Will Trump be a factor all the way until 2016? It is hard to say, I would say virtually anyone with political savvy would have said such was ridiculous just a few months ago. That number is shrinking as Trump's popularity grows in the polls. We are told "Trump is crazy." But is he crazy like a fox?
Two weeks ago, we kind of went out on a limb (the polling evidence was not all that clear when we wrote it) and subtitled our previous column: "Donald Trump, Frontrunner." Since that time, such a statement has gone from being a wild prediction to becoming an equally-wild reality.
When the CEOs of Aetna and Humana announced a few days ago that they had agreed to a deal in which Aetna will pay $37 billion for Louisville-based Humana, Senate Majority Leader Mitch McConnell of Kentucky pointed the finger of blame straight at Obamacare.
President Obama not only expended his own "political capital" by pushing for fast-track but that of the Democratic Party too. He had a clear choice: either side with workers, environmentalists, consumers, and progressives -- or side with Wall Street, Big Pharma, Wal-Mart, and the Koch Brothers.
It's hardly a surprise that Republican congressional leaders and their cadre of Democratic allies spurred on by Barack Obama are resorting to a bagful of parliamentary tricks to put the Trans-Pacific Partnership on a "take it or leave it but you can't change it" fast-track to enactment by Tuesday.
This so-called "trade" package is made up of 29 parts, with only five actually dealing with trade. Written in secrecy by 600 representatives of corporations and their allies, and shepherded by Michael Froman, our Trade Representative who came to this job straight from Wall Street -- has anyone ever heard of a conflict of interest in this administration?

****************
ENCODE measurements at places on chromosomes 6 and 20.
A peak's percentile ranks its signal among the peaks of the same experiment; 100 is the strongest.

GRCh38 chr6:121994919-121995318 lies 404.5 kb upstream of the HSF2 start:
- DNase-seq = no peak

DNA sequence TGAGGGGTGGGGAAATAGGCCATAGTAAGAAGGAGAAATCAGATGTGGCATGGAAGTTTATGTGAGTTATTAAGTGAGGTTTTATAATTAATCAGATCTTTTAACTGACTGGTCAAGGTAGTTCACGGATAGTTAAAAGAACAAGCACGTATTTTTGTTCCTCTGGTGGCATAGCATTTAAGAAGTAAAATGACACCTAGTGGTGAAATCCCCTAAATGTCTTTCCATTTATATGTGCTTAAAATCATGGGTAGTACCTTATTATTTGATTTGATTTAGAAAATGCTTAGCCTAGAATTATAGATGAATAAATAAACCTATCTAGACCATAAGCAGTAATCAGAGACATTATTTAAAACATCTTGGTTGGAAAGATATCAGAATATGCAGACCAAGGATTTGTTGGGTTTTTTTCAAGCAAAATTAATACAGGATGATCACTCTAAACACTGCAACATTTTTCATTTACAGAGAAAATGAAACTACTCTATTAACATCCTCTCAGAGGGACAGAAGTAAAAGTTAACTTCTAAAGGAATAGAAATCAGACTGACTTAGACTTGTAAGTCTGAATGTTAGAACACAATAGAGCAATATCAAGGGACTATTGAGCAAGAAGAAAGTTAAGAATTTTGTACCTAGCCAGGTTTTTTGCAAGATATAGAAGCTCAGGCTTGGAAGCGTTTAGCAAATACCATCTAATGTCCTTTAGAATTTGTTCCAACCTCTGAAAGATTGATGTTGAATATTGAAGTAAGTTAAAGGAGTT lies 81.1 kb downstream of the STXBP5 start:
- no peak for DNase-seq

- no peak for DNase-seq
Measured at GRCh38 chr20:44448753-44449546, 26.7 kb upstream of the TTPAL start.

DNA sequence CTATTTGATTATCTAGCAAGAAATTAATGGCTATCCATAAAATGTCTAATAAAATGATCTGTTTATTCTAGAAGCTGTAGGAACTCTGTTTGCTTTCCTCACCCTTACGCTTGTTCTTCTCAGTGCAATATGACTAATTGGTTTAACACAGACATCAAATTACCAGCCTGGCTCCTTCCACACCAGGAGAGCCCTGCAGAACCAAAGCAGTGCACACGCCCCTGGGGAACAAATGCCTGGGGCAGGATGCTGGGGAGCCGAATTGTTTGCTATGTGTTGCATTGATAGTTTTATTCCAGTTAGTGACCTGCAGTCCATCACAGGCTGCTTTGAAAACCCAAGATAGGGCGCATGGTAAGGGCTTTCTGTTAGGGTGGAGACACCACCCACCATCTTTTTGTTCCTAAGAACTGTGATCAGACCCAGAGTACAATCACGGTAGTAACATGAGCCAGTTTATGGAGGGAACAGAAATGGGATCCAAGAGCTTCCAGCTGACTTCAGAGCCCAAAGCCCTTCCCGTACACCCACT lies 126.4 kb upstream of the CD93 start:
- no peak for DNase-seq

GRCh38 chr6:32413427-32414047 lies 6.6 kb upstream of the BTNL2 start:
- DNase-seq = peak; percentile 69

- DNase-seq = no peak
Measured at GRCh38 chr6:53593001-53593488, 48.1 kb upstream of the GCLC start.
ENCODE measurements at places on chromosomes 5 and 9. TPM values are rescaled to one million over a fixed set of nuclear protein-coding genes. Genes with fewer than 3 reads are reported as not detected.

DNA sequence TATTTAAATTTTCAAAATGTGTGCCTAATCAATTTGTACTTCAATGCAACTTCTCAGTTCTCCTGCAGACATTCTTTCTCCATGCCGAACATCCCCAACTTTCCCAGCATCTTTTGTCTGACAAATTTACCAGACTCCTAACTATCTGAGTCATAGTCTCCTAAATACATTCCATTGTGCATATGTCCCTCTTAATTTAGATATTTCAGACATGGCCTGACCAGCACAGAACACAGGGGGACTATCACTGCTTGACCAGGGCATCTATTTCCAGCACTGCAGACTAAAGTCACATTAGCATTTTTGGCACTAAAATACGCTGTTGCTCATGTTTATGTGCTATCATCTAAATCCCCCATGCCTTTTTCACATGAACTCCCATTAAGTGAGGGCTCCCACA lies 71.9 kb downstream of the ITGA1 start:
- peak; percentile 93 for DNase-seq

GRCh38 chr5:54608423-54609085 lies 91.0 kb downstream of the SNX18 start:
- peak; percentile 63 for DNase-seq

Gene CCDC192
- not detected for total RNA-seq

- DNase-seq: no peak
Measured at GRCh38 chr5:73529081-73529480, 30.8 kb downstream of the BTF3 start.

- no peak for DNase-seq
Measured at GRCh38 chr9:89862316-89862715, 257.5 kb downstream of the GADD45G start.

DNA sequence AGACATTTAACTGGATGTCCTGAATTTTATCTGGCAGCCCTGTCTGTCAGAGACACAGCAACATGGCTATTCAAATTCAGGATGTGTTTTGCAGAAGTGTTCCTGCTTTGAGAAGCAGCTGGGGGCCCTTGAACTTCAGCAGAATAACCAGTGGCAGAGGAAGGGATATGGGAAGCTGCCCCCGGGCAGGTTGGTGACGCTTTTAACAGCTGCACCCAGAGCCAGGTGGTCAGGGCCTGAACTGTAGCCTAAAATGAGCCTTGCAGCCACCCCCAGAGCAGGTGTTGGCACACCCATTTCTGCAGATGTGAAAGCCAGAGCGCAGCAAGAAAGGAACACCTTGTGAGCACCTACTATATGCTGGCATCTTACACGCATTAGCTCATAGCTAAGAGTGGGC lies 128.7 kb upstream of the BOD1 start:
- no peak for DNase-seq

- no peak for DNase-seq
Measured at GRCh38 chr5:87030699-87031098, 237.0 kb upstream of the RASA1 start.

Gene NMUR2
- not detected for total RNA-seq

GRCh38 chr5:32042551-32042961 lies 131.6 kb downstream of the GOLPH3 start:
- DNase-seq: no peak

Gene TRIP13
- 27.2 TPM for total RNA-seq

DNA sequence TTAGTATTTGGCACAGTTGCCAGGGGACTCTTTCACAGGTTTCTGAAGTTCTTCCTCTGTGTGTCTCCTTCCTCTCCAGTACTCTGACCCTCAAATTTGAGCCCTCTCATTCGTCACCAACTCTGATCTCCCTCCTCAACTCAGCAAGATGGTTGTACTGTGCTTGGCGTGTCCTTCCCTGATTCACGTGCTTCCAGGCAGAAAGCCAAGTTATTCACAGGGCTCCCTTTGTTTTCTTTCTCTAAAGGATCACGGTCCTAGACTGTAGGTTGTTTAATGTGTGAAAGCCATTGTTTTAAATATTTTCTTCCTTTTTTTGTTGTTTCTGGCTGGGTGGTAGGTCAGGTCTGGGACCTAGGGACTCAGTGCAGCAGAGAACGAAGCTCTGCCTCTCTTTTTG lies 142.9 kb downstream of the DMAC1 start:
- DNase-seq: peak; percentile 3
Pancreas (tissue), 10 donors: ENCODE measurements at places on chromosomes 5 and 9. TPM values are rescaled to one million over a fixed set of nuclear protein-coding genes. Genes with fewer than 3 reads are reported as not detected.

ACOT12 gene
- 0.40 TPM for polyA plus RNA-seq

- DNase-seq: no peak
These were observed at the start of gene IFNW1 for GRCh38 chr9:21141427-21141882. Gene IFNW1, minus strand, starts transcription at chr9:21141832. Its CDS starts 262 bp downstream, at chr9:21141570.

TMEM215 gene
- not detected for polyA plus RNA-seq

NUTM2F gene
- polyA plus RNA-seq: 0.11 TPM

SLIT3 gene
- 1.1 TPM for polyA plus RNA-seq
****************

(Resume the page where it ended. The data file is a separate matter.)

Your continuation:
Republicans like McConnell love to talk about bureaucrats gumming up the works. But what they really want is to get government out of the business of protecting consumers and workers from unscrupulous corporations, too many of whom will take every chance they get to maximize profits without concern for the dangers those risks pose to the rest of us.
The Republicans' dramatic intra-party fighting over NSA domestic surveillance, which saw the likes of Senate Majority Leader Mitch McConnell and Senate Armed Services Chairman John McCain having to give way to the likes of young libertarian Senator and presidential candidate Rand Paul and House Republicans, points up a brewing civil war on national security.
Smart clean energy policies like Colorado's percent renewable energy portfolio standard and the now-expired federal production tax credit for wind have created tens of thousands of jobs, attracted billions in new investment and generated serious economic growth in the state.
We're going to begin today with a rather loaded question: How much attention do you think the media should be paying towards a presidential nominee who is right now getting 13 to 15 percent support in public opinion polls of their party's voters?
In the seventh year of his presidency, Barack Obama is being forced to defend himself against the unusual charge that he's not progressive -- or at least not progressive enough. Forget that in the past critics have called him a socialist.
Sen. Shelley Moore Capito, R-W.V., recently joined with other longtime climate deniers to introduce a bill that would derail the Environmental Protection Agency's Clean Power Plan. The plan when finalized this summer would set the first-ever federal limits on the biggest source of carbon pollution: existing power plants.
Senate Majority Leader Mitch McConnell (R-KY) is playing "beat the clock" when it comes to the continued authorization of the NSA accumulation of phone data of US citizens. June 1 is the deadline and there is no consensus on how to go forward.
Today, the Earth got a little hotter, and a little more crowded.